Bitly Social Data APIs

We just released a bunch of social data analysis APIs over at bitly. I’m really excited about this, as it’s offering developers the power to use social data in a way that hasn’t been available before. There are three types of endpoints and each one is awesome for a different reason.

First, we share the analysis that we do at the link level. Every developer using data from the web has the same set of problems — what are the topics of those URLs? What are their keywords? Why should you rebuild this infrastructure when we’ve done it already? We’ve also added in a few bits of bitly magic — for example, you can use the /v3/link/location endpoint to see where in the world people are consuming that information from.

Second, we’ve opened up access to a realtime search engine. That’s an actual search engine that returns results ranked by current attention and popularity. Links are only retained for 24 hours, so you know that anything you see is actively receiving attention. If you think of bitly as a stream of stories that people are paying attention to, this search API offers you the ability to filter the stream by criteria like domain, topic, or location (“food” links from Brooklyn is one of my favorites) and pull out the content, in realtime, that meets your criteria. You can test it out with a human-friendly interface at

Finally, we asked the question — what is the world paying attention to right now? We have a system that tracks the rate of clicks – a proxy for attention – on phrases contained within the URLs being clicked through bitly. Then we can look and see which phrases are currently receiving a disproportionate amount of attention. We call these “bursting phrases”, and you can access them with the /v3/realtime/bursting_phrases endpoint. It’s analogous to Twitter’s trending topics, but based on attention (what people do), not shares (what they say), and across the entire social web.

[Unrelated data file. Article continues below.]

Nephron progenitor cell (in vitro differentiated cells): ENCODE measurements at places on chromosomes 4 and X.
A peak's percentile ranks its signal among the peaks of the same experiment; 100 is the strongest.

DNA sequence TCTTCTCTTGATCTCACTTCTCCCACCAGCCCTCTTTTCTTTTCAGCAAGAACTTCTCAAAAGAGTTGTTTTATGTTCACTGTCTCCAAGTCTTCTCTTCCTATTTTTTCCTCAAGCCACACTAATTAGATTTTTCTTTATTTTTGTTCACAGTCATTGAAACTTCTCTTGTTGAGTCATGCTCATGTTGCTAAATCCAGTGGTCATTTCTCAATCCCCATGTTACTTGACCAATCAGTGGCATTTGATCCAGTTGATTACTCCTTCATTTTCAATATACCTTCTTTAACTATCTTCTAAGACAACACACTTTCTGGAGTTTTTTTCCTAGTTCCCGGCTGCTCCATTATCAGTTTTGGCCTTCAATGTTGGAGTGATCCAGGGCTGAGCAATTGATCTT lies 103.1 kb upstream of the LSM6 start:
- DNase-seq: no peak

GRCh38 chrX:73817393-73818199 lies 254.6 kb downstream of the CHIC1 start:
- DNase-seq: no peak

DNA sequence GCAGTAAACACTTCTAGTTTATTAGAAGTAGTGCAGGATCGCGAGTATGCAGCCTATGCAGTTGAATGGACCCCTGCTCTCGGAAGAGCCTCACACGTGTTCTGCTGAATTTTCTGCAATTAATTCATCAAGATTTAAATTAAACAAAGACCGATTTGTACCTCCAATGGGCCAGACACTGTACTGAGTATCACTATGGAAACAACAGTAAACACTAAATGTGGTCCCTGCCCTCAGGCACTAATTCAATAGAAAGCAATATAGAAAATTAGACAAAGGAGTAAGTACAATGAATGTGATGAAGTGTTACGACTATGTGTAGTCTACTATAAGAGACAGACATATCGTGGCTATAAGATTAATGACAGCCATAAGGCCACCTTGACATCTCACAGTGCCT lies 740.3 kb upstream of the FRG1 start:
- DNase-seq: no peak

I’m extremely excited to see what people build with these tools.


Where’s the API that can tell me that this photo contains a puppy and a can of Coke?

puppy and a can of coke

Photo by Ahmad van der Breggen on Flickr.

We’ve gotten very good at extracting and disambiguation entities from text data. You can license a commodity system, and there are API and even open source tools that work fairly well.

However, a large percentage of content that people share is not primarily text (a back-of-the-envelope guess says around 18%), and we currently have very little automated insight into that content.

I know this is a very hard problem, but I’m continuously surprised by how few people seem to be working on it. Any ideas?

Yahoo OpenHackNYC: The Cake

Last weekend Yahoo came to New York for an Open Hack Day, and it was great!

I was invited to speak on a panel on semantic metadata, moderated by Paul Ford ( along with Marco Neumann (KONA) and Paul Tarjan (Yahoo/Search Monkey). The panel was a lively discussion, and we got some great questions from the audience.

After the panel, I stayed around to participate in the hack competition. Yahoo! provided a fantastic space, with free-flowing coffee, snacks, comfy chairs and plenty of Yahoo folks and other hackers around to give advice and play foosball with. I teamed up with Diana Eng, Alicia Gibb, and Bill Ward to create the Cake!

The cake is attached to a laptop via USB. A program running on the laptop accepts a delicious tag and retrieves a list of recent popular sites for that tag from the delicious API. Finally, it iterates through each URL, downloads the page, and computes the sentiment of that page relative to the tag — basically, is the content of the page positive, neutral or negative?

The signal is output to an ardiuno (hidden in the middle of the cake) which turns on the appropriate set of LEDs. There are four sets of LEDs on the cake, one in each quadrant of the delicious logo, one each for positive sentiment, neutral or inconclusive sentiment, and negative sentiment, and, of course, one to let us know that the cake is turned on.

I wrote the sentiment classifiers between around 3am and 6am Saturday morning, so they really were a hack! I trained them on movie reviews data, working with the assumption that 5-star reviews contain positive terms and 1-star reviews contain negative terms. I wouldn’t recommend this approach for a serious attempt at sentiment analysis, but it worked well enough.

We won the food/hardware hack prize, shared with the awesome MakerBot team!

We had a great time creating and presenting the hack. Thanks, Yahoo, and most of all, thanks to Alicia, Bill, and Diana for a really fantastic, silly weekend.

Further coverage: